Fryer: JC programs give athletes a new beginning
Many of Orange County high school football's top prospects have made their college choices in recent weeks. Santa Margarita alone has half a dozen players who committed to Pac-12 schools.
What of the football players who are not Pac-12 material, or who are not on the recruiting radar of universities in other conferences? How about the high school guys who don't have the grades for four-year colleges? What are their options if they want to keep playing?
"High school student-athletes and their parents have these big dreams and expectations," Saddleback College football coach Mark McElroy said. "And most of them don't include community college."
Community college can be a springboard to bigger and better things, and a great example is McElroy's football program at Saddleback, which like the county's other four community college football teams has its season-opening practice Thursday. Thirty players on last year's Saddleback roster have advanced to NCAA college football, and most of them to Division 1 or 1-AA schools. Twenty-six of them, McElroy said, got full scholarships or a majority of their college costs covered.
Sometimes an athlete just is not ready for four-year college football. Ben Gomez is a good example.
Gomez played some quarterback as a freshman and sophomore at San Clemente High. He moved to receiver and defensive back his junior and senior years there, and he went to Saddleback College in 2009 as a receiver.
"Ben was a backup receiver here his freshman year," McElroy said, "but we did have him throw three passes as a receiver as a double pass, and he completed all three of them for touchdowns. So before the next year he comes up to me and says he wants to redshirt and compete for the quarterback position in 2011, and that's what he did."
Gomez set several Saddleback passing records in 2011, was a community college All-American and a finalist for California player of the year. He got a scholarship to attend Lindenwood University, a Division II school in St. Charles, Mo., where he is the projected starting quarterback this fall.
Then there is Kyle Long. He's a son of Howie Long, the ex-Raider now a football analyst on TV. Kyle Long got a baseball scholarship to Florida State, which did not quite work out for him, then went to Saddleback College where he returned to football and started at offensive tackle. He now is at Oregon.
Saddleback even has two Iraq war veterans on this season's roster. "Typically," McElroy said, "we have at least one player who served in some branch of the armed services. They're leaders, not rah-rah leaders but guys who always get so much respect from the other players."
Golden West College this year has a player from New Zealand. Nic Purcell played basketball and rugby in his homeland, married a Fountain Valley girl, moved to Orange County and is giving football a try. Golden West coach Nick Mitchell said Purcell, an offensive tackle, will advance to a top college football program.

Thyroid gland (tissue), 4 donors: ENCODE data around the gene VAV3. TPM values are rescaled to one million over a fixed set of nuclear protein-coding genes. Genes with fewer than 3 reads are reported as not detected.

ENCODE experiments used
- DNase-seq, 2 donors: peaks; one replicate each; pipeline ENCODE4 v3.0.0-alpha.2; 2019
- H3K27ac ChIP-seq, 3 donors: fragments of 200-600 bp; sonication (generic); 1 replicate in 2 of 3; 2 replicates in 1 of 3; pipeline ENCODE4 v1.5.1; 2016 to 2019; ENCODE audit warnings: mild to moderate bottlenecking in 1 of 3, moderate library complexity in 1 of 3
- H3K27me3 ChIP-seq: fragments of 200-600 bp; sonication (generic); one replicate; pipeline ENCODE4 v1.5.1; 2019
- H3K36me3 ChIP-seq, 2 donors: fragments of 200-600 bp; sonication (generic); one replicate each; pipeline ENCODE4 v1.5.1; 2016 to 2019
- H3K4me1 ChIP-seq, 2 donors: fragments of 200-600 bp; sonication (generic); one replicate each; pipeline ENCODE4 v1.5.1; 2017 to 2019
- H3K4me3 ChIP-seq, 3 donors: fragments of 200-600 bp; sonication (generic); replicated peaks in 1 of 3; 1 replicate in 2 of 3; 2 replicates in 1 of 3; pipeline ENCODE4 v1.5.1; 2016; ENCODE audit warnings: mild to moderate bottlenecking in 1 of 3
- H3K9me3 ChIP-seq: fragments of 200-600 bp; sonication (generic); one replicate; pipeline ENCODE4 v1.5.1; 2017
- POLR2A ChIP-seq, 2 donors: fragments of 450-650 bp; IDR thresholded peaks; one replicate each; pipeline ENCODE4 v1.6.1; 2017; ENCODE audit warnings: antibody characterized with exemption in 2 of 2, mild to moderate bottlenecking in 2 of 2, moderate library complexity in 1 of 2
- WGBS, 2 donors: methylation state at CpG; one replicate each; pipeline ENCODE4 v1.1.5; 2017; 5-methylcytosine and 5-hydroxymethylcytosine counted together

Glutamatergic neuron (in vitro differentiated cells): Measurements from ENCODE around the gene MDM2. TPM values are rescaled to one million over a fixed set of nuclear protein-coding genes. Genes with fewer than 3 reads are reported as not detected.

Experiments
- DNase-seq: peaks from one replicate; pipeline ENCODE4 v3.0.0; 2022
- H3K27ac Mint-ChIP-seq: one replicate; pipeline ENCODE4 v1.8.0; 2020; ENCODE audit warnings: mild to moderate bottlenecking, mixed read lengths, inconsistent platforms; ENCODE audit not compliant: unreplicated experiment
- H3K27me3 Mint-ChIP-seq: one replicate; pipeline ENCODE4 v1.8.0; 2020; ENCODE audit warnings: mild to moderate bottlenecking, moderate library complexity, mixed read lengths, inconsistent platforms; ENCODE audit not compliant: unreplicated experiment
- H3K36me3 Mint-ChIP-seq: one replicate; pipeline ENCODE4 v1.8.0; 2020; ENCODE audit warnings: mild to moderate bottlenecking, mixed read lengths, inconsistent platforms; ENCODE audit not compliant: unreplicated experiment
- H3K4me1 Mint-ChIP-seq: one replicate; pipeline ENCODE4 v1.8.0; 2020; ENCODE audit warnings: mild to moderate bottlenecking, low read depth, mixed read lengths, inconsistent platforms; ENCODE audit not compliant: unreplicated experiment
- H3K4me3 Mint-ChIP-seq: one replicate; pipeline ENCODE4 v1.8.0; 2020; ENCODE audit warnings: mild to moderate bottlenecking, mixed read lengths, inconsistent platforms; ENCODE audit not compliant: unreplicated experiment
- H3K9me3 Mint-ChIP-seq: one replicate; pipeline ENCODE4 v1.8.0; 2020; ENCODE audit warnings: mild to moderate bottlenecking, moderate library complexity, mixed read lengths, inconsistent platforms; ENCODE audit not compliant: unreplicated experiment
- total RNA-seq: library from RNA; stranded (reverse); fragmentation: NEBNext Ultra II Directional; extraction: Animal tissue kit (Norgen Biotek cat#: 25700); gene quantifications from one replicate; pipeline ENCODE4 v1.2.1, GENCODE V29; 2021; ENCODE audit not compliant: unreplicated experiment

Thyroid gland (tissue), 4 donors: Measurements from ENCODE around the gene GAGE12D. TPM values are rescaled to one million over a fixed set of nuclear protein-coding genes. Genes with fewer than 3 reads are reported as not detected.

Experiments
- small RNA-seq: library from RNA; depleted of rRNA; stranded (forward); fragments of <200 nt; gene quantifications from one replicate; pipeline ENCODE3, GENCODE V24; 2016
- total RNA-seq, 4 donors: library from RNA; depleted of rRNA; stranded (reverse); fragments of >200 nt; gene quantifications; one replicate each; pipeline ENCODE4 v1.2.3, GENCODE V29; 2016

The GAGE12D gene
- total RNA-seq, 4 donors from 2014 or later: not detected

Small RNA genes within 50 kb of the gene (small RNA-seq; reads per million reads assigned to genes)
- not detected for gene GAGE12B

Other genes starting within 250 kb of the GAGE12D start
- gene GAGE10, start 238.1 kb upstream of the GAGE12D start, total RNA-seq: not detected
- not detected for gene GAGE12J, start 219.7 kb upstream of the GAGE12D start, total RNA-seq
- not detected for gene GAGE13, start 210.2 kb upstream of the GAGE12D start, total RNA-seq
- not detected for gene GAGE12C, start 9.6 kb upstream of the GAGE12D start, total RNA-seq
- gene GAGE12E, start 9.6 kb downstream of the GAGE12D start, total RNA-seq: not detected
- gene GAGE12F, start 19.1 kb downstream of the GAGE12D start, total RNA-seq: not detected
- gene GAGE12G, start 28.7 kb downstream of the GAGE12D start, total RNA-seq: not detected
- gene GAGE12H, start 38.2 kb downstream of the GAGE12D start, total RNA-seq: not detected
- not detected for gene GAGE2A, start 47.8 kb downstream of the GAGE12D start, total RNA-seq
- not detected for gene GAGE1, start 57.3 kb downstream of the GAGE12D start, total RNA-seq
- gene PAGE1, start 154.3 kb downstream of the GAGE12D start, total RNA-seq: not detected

Fullerton College had 45 players on last year's roster move on to four-year college football programs. Hornets coach Tim Byrnes anticipates more will come from what could be an excellent offensive unit that includes Eli Pleasant, who was an outstanding receiver at Kennedy. Byrnes expects to see Fullerton running backs Jamison Sterns, from Texas, and Floridian Kion Williams attract the recruiting attention, too.
Josh Webb was the county football offensive player of the year in 2010 at Garden Grove. He needed to improve his academic standing, and Santa Ana College offered him the opportunity to do so.
Like the county's other community college programs, Santa Ana also has what are called "bounce backs" – athletes who leave the area for a distant college where it does not quite work out for them, so they return home and enroll in a community college. Mike Sparling was a standout defensive back at La Habra, went to Southern Methodist, but came back and now is at Santa Ana. Thomas Olds was a star lineman at San Clemente, went to Hawaii, did a U-turn, returned to the mainland and is at Santa Ana College.
Louisiana Tech seems to have an arrangement with Orange Coast College. Alec Davis, who went to Mission Viejo High, was at Orange Coast last year and signed with Louisiana Tech where he will block for former OCC running back Ray Holley.
The county's five community college football teams have been realigned this year into the same conference, the National Southern Conference that is one of five community college football conferences in Southern California. Also in the National Southern Conference are San Diego schools Palomar and Grossmont. Saddleback, a conference favorite with Palomar, has been to a state-record 11 consecutive postseason games.
Saddleback opens the season Sept. 1 against Mt. San Antonio College, which last season lost to City College of San Francisco in the state championship game. That opener, like so many others in community college football, is a new beginning.
"Once they get over the disappointment of not getting that college opportunity right out of high school," McElroy said, "here we are for them in community college football, giving these kids that second chance."